Tax Filing Teamwork
- By Dan Carney
- Jan 31, 1998
Last year the Progress and Freedom Foundation, a Washington, D.C.-based think tank, ranked the state of Washington first among equals in its use of information technology to serve the public interest. This year the state also may earn high marks for an innovative system that lets its business community calculate, file and pay monthly taxes electronically.
The project, which finished its first pilot last November by handling the tax returns of 10 companies, has since been scaled up to handle the returns of hundreds of companies. In the process, the state has laid a foundation for electronic commerce (EC) throughout the state government.
Using the system, state business taxpayers can log onto the Internet and download a program that computes their taxes and provides updated tax rules and rate tables. So far, businesses have been so pleased that many have started filing their taxes monthly instead of quarterly to participate in the program.
"This will transform how taxpayers do business with the state," said Fred Kiga, director of the Revenue Department, which teamed with the state's Department of Information Services to design, develop and launch the system. "It is our philosophy to make dealing with the state as easy as possible."
How It Works
The application is designed to perform automatically all the mathematical calculations of computing a tax return and to move results from one field of the form to the next. This eliminates human math errors and copying mistakes. "A significant number of errors are math-related," said Ralph Osgood, program manager for the Revenue Department, who estimated that 13 percent of all tax forms the state receives contain at least one error. "Using the electronic filing system, any computational errors would be eliminated."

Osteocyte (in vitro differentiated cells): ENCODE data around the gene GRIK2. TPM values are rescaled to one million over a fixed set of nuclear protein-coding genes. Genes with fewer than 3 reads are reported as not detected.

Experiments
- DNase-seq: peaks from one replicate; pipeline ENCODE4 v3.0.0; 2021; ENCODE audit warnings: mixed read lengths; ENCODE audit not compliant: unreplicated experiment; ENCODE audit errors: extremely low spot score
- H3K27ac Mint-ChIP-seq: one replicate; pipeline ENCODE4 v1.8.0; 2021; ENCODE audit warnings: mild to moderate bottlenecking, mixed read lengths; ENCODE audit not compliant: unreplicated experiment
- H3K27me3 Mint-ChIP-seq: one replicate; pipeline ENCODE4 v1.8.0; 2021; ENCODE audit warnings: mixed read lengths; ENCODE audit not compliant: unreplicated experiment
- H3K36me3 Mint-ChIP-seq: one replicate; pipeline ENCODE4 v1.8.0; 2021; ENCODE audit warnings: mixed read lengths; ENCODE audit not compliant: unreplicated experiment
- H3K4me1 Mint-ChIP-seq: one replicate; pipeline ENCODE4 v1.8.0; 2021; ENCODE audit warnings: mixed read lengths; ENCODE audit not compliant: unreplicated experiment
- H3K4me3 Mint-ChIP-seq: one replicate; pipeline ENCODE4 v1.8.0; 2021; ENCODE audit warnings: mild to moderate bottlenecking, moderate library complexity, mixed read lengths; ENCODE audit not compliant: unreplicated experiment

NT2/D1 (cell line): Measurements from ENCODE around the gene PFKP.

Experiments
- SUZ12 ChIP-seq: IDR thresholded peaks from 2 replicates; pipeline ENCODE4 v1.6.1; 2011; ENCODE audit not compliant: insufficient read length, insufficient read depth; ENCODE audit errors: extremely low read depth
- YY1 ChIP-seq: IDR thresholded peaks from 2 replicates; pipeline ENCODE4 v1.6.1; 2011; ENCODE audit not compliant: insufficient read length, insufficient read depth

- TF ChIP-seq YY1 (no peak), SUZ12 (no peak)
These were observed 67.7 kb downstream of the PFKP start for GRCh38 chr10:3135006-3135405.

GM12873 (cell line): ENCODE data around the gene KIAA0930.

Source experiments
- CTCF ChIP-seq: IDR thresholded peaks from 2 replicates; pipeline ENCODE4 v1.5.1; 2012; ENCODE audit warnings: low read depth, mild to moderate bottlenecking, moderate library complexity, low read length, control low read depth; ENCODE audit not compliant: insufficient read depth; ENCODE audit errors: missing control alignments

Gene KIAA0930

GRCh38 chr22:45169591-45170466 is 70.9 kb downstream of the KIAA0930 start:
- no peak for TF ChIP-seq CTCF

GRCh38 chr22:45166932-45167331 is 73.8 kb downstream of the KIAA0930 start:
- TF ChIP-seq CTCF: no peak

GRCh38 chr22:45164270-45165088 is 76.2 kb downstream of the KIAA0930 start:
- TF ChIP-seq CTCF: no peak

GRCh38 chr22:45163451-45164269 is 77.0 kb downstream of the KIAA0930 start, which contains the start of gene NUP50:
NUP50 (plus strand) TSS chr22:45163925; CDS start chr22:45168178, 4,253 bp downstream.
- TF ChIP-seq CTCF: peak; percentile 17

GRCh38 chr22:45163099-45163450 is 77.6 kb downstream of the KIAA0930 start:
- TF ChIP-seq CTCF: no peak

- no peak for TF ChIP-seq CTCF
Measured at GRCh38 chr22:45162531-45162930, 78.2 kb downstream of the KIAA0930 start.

Other common mistakes include misunderstanding tax form instructions and using out-of-date tax tables. To solve the problem, the software client hyperlinks to pages with relevant tax laws and updated tax tables. "Every time they log on, the system checks all the components they have installed and downloads only those that have changed," said Dave Kirk, manager of strategic initiatives in the Department of Information Services. Once the download is made, users can disconnect and work on the filing offline.
The system populates the form with all the information on the taxpayer, based on the taxpayer identification number. All the taxpayer has to do is enter the tax number, without keying in any tedious name, address or other related information. Payment is handled by electronic funds transfer, which also is how many companies pay employees and how homeowners pay mortgages. Many of the large companies already had tax accounts set up to use EFT, but they had been using a telephone Touch-Tone system to make the monthly transfers, Kirk said.